114 Airbus, 100 Boeing: Iran on a shopping spree?January 25, 2016 12:46
Hoping to fly high
Ghaith Al Ghaith, the CEO of Dubai’s first low-cost airline FlyDubai refuses to share details about the carrier’s India route, but insists the airline’s plans are on track.
August 27, 2009 1:50 by Aarti Nagraj
Dubai’s new low-cost carrier started operations in June this year, and according to Ghaith Al Ghaith, FlyDubai’s CEO, it has been doing very well so far. It has had teething problems: its planned routes to India had to be postponed due to “operational reasons,” and Al Ghaith is unable to confirm when the issues will resolve.
Kipp: You have had to postpone your routes to India. According to Indian media reports, you have been denied permission to fly because of competition from government-owned Air India Express. Can you confirm or deny the news?
Al Ghaith: I would love to talk about it because India is very important for us. But only at the right time. There is now nothing to talk about.
For now we have told [the media] we are delaying India until further notice. We will [tell you] about exactly why and how, when we talk about it.
Kipp: Talking about low-cost airlines, do you think it’s profitable to have more than one in a small region like the Middle East?
Al Ghaith: Of course, 100 percent. Because you see low- cost carriers only represents 5 percent of the actual traffic capacity or airlines in the region. In Europe, budget airlines represent 20 percent of the market. So I’m sure there is scope. In Europe and America they are even talking about 50 percent of the capacity.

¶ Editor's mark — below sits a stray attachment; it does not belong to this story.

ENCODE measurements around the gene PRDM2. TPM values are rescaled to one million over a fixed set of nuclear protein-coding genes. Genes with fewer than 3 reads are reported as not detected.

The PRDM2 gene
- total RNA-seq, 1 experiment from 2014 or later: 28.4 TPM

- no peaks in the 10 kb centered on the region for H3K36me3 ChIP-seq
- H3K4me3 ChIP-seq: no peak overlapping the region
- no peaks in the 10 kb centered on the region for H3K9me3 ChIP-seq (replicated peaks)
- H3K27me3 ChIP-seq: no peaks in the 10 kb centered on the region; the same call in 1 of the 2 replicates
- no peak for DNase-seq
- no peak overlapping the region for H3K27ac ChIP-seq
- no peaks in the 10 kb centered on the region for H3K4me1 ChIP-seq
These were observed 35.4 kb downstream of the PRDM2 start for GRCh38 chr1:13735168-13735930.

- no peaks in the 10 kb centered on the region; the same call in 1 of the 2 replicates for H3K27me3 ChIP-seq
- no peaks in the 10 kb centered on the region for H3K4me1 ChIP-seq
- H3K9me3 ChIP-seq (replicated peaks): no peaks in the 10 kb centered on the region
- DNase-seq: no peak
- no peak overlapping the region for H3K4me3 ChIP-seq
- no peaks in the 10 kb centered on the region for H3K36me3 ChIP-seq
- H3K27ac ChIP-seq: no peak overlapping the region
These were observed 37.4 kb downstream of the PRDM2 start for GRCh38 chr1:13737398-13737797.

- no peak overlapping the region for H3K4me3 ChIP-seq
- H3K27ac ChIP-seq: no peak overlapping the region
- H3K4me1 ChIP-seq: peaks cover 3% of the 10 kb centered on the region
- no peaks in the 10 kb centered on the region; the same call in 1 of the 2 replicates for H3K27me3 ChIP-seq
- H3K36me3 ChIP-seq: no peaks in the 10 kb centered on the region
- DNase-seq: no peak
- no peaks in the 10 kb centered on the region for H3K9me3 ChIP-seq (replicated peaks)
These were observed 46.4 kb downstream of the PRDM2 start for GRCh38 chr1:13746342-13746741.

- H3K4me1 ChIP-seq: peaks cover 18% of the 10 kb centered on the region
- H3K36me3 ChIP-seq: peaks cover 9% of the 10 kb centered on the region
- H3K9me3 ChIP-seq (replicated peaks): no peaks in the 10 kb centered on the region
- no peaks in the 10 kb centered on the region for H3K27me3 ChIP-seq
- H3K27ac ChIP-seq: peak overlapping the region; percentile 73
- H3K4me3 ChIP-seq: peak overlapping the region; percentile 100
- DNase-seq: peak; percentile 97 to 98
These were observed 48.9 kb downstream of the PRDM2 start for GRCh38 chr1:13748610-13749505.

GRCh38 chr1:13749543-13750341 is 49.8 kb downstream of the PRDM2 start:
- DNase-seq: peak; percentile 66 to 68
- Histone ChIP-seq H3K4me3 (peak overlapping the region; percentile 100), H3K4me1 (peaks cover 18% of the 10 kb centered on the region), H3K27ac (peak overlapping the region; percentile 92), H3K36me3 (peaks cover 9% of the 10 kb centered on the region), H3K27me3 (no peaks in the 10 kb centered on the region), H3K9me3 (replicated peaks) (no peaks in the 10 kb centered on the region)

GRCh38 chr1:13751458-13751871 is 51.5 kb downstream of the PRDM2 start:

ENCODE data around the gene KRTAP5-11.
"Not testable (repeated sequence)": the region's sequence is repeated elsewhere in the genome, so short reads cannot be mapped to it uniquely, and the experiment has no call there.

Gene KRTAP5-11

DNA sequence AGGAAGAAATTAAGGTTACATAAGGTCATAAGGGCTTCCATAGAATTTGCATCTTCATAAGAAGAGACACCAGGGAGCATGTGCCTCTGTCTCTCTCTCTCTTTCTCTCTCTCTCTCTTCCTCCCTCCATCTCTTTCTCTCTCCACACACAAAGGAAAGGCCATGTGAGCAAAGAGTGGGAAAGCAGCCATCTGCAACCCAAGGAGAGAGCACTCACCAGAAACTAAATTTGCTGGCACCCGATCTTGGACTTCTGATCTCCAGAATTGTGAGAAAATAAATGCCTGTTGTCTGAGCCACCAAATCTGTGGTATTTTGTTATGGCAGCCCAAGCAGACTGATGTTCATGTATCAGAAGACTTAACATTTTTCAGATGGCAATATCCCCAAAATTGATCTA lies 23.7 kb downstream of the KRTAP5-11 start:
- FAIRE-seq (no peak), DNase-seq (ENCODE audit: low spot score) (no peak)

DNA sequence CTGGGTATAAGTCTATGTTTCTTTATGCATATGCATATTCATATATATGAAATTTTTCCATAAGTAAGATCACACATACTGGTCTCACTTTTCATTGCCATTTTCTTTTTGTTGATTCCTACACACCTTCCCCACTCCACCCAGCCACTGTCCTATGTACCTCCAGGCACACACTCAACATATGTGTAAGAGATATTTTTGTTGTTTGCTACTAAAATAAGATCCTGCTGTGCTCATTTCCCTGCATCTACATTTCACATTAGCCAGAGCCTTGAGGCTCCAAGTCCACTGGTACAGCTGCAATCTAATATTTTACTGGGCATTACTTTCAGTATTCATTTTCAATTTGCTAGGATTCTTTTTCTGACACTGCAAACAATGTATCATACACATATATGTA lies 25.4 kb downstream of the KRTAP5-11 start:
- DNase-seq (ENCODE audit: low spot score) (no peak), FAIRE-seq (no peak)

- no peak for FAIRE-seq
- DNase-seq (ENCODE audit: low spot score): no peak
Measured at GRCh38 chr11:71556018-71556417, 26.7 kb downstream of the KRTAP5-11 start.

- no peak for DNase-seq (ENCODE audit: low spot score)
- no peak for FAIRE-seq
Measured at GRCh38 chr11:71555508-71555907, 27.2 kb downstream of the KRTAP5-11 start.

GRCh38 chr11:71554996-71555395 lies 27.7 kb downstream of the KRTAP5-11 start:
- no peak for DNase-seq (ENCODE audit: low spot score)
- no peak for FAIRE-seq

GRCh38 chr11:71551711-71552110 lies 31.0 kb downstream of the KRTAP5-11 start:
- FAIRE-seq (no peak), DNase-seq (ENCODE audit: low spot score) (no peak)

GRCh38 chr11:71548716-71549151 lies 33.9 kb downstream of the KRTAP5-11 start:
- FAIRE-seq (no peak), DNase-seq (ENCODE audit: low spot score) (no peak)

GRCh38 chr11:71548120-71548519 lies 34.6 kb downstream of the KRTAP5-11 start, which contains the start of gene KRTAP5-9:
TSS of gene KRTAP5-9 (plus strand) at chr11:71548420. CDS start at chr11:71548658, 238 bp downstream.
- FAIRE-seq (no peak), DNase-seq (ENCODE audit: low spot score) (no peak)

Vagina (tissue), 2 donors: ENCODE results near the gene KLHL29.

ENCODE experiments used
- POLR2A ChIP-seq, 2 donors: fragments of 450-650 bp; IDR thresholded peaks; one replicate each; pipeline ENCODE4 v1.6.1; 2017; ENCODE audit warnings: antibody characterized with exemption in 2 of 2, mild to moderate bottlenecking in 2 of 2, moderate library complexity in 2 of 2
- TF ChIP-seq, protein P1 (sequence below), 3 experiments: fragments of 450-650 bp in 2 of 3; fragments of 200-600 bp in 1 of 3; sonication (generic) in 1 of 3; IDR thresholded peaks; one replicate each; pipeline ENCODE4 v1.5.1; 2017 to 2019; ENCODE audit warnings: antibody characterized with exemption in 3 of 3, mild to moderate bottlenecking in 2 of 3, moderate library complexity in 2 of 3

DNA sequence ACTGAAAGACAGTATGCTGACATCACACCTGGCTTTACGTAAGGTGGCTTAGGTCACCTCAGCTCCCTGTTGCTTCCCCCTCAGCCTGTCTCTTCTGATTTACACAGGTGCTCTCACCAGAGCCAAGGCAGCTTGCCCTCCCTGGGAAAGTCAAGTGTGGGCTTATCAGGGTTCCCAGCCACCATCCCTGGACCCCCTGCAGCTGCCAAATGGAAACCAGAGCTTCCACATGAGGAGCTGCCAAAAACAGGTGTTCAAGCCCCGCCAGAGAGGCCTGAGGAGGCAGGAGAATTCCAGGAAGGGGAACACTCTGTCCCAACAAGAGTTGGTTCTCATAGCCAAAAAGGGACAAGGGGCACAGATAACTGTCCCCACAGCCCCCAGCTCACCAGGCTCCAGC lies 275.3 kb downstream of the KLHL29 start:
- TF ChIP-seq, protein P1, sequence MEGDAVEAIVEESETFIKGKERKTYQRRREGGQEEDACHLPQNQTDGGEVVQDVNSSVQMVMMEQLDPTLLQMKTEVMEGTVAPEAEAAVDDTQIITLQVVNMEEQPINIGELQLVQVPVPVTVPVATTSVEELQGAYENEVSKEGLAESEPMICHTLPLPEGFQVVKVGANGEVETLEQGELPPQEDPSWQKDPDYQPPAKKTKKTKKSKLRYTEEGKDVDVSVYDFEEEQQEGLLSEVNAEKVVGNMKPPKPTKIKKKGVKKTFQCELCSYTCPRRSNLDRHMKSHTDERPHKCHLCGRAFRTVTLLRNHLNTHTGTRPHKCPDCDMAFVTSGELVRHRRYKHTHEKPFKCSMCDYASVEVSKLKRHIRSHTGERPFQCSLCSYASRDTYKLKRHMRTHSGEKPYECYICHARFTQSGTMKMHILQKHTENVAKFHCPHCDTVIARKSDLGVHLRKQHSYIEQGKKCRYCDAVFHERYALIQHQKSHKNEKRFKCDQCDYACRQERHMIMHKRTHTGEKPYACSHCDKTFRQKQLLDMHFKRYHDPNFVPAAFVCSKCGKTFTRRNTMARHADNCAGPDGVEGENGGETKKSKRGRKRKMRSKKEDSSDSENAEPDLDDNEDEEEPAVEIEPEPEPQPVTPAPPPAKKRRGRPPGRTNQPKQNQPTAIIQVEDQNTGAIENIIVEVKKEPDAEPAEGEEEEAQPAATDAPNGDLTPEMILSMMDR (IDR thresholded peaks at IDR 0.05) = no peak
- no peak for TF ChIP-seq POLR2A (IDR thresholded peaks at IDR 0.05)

So I think more low- cost airlines [will be introduced], and it’s good for the business.
Kipp: But up to what point is it sustainable to have more airlines?
Al Ghaith: I think our need as people are always changing. People travel more now because of changing needs. The population is growing; there are more places to go to, tourism is becoming more important- there is more need to travel. And I think, like anything in life, everything moves on and evolves.
In the future, there will be new airlines, there will be other airlines that will shrink, and we saw that in our region. Maybe some other airlines even go out of business. Not everything stays the same.
But you cannot stop from doing new things by thinking that there is somebody ahead of me. If that somebody ahead of you has a heart attack and dies, somebody has to be ready to take their place. Things evolve, and I don’t think we should be worried. As long as there is enough evidence that there is a need for a service or product to be introduced, we should do it. And it’s a free for all. The people who are successful will continue to be there.
August 27, 2009 | Cover Story